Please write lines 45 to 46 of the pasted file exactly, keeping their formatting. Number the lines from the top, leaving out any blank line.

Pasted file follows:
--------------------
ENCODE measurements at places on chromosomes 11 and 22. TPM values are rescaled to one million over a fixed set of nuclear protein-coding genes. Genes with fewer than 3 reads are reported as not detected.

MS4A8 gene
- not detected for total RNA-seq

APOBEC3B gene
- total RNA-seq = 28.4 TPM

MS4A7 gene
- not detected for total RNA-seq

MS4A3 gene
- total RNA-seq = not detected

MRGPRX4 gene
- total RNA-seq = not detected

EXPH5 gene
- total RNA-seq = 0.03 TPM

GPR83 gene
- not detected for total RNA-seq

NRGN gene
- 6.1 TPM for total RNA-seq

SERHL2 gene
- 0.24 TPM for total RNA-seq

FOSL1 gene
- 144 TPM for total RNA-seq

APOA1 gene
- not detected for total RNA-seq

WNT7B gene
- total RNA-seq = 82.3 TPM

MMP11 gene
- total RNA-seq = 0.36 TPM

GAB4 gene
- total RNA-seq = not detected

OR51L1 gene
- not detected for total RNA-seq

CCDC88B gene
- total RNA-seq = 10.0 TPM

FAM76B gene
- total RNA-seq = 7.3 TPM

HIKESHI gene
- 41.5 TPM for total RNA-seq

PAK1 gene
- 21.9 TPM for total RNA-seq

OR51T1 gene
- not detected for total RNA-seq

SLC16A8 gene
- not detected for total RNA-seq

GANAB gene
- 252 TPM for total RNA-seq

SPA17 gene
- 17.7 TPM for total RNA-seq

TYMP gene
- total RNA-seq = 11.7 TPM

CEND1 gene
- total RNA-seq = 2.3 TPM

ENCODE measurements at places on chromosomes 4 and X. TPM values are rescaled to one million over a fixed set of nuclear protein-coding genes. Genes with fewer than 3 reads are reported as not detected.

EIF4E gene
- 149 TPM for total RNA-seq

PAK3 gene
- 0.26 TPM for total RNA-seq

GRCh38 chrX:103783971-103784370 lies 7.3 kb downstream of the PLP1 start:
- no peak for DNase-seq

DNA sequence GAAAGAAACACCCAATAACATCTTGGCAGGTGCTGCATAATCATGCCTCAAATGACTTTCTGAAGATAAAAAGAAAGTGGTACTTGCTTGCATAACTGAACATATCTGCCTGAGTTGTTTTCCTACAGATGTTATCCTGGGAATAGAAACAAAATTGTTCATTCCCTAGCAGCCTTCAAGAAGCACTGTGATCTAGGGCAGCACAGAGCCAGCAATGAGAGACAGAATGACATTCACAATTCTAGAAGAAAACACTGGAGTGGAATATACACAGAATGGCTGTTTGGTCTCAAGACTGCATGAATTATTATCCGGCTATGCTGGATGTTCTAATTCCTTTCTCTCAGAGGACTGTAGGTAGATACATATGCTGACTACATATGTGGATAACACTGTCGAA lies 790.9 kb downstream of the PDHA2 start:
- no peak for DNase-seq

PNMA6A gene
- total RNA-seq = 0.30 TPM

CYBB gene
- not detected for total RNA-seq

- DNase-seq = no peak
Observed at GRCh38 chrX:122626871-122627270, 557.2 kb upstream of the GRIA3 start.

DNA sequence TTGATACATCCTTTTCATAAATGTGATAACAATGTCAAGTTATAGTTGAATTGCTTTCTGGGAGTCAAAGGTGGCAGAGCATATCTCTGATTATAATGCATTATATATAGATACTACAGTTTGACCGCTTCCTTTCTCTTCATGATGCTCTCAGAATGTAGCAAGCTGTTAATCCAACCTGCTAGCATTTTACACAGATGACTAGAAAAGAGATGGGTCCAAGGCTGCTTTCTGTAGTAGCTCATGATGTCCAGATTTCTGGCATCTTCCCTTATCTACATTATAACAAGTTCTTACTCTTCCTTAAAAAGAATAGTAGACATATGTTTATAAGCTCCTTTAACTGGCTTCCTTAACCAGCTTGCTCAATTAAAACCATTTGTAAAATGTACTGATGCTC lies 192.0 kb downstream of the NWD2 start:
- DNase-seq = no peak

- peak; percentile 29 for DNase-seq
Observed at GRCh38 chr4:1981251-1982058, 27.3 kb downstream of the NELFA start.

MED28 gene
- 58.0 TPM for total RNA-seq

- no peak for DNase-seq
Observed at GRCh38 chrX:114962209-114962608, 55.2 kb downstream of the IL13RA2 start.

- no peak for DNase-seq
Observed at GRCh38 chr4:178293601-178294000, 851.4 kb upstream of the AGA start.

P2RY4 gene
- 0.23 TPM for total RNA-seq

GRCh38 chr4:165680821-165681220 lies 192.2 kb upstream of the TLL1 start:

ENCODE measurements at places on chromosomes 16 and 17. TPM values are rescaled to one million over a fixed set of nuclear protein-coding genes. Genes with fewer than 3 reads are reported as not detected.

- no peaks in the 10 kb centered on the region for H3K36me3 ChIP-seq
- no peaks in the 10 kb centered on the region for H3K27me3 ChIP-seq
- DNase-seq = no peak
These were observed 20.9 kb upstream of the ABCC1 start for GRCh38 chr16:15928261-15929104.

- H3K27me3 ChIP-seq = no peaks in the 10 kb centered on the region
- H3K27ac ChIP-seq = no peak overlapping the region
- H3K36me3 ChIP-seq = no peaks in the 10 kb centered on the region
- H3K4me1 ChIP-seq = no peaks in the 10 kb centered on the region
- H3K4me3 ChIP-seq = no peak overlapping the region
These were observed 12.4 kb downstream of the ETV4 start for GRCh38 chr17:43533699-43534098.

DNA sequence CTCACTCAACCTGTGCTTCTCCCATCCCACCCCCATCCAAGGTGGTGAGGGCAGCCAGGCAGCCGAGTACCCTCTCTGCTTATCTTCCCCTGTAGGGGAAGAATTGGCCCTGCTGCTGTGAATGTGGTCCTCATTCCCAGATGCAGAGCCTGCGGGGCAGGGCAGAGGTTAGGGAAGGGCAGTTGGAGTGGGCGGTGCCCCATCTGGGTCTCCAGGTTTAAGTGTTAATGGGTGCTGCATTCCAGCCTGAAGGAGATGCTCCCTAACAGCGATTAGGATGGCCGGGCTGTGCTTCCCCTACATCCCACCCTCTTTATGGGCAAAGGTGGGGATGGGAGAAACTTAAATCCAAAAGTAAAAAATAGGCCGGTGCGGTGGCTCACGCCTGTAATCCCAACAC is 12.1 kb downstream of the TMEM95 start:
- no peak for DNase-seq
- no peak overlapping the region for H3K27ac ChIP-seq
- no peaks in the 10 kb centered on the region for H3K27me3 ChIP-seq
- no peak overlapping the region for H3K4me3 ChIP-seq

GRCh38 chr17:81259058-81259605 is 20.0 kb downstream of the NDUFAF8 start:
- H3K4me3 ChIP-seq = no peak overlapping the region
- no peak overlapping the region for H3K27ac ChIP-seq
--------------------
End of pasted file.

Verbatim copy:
- 252 TPM for total RNA-seq

SPA17 gene